With the demand from consumers for organic fruits and vegetable and plants, the American Chemical Society released exciting new research on essential oil pesticides.  It’s all the spices we know and love, rosemary, thyme, mint, clove, lavender, basil, bergamont, and a dozen other oils from exotic plant sources, they are being called “killer spices”. Murray Isman, Ph.D of the University of British Columbia is one of the researchers testing plant essential oils, and who has found that they have a broad range of insecticidal benefit with regards to agricultural pests. Studies show that many farmers are having success with some organic crops  against aphids and mites.   Some of the research also is showing promise in the home as well, by providing repellants against mosquitoes, flies, and roaches.   These new organic pesticides have some extremely helpful benefits, they are safer for farm workers, and they do not require the excessive state regulations that chemicals do.  While this is exciting news, there is still a lot of research to do and some shortcomings still to work on. These natural killer spices are not as potent as conventional chemicals.  The essential oils also evaporate more quickly, and tend to fade quickly in the sunshine, so they are more labor intensive for the farmer, since they have to be added more frequently. The next phase of research will involve finding ways to make these natural pesticides last longer and become more potent.  The future certainly looks bright with regards to organic farming!

I went to an interesting BBQ this evening, my friends just returned from a trip to Uganda and they had a small party to share the pictures and tell stories with their friends & family. It was a fascinating evening filled with conversation and lots of awesome pictures. I wish I could share some of them here. One of the guests at the party was a lady named Maggie Josiah, she did a lot of speaking and shared her stories about her life in Uganda. She is an incredible artist as well as a woman dedicated to teaching sustainability in Africa. The parent corporation to her effort is: www.inveneo.org/?q=cornerstone

I liked her perspective about teaching sustainability, not just helping with money and giving hand outs. Does anyone ever function very well under handouts? To me education is the answer.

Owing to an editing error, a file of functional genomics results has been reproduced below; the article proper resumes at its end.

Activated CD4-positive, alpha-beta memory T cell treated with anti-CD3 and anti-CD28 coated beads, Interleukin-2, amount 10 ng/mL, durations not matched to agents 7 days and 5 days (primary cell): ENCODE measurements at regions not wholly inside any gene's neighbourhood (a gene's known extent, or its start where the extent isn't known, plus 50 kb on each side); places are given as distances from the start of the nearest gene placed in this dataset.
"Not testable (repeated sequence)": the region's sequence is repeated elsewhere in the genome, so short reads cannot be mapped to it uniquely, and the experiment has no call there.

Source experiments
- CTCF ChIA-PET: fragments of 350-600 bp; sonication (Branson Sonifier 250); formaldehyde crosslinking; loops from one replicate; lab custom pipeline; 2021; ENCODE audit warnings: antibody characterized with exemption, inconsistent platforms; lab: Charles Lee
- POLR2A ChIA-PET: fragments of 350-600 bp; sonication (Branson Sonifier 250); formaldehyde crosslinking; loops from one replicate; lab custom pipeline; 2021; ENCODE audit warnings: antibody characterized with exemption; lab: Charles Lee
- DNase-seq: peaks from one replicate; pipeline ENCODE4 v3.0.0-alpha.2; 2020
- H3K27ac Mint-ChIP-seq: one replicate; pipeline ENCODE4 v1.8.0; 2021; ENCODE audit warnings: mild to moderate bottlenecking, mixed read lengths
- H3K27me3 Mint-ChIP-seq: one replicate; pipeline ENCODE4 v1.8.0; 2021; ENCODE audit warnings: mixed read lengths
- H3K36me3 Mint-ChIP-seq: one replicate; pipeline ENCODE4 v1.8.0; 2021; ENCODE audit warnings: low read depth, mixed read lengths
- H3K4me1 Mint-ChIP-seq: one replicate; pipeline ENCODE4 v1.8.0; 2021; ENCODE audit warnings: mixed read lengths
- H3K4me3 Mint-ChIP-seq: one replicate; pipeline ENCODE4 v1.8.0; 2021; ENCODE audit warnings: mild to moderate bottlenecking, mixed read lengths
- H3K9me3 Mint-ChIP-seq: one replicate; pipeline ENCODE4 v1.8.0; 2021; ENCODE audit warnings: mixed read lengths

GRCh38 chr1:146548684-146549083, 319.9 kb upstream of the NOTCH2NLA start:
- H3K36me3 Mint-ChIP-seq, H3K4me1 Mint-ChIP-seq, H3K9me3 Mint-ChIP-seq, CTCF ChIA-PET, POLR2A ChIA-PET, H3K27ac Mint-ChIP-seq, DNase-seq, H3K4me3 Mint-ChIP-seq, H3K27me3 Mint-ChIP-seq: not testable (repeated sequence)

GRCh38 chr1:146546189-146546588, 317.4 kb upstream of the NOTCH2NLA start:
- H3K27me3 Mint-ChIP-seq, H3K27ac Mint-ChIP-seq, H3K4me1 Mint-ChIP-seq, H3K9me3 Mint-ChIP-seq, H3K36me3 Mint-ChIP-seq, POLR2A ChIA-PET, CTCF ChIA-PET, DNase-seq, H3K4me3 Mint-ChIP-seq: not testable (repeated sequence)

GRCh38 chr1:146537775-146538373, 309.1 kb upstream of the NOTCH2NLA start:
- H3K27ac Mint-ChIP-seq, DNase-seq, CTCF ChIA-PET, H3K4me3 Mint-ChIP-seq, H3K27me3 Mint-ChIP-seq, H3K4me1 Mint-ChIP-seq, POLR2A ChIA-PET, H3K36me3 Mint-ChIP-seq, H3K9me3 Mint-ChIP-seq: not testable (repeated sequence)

She has a blog and a website, you can read more about her and what she is doing here….http://www.tiptopwebsite.com/maggiejosiah Changing the world, one person at a time!

I usually refrain from discussing politics and religion, because it always gets people riled up, ( actually this probably comes from watching my great aunt hit my father with a skillet one time during a heated political discussion during a family dinner ) I’ve alway been reminded by  my family to never discuss politics or religion,  but in this case, no matter whether you are a religious person or a non religious person, it’s worth the risk to me to say that  you have to admire the pure dedication & drive this woman has exhibited, and the excitement that comes from knowing one person that is making a difference in the world!  Actually I know many, but this really made me feel good!

“The opening of the seed vault marks a historic turning point in safeguarding the world’s crop diversity,” says Cary Fowler, executive director of the Rome-based Global Crop Diversity Trust, which led the project. “Crop diversity will soon prove to be our most potent and indispensable resource for addressing climate change, water and energy supply constraints, and for meeting the food needs of a growing population.”

Read more about it here: http://www.sciam.com/article.cfm?id=seeds-of-future-agriculture-enter-doomsday-deep-freeze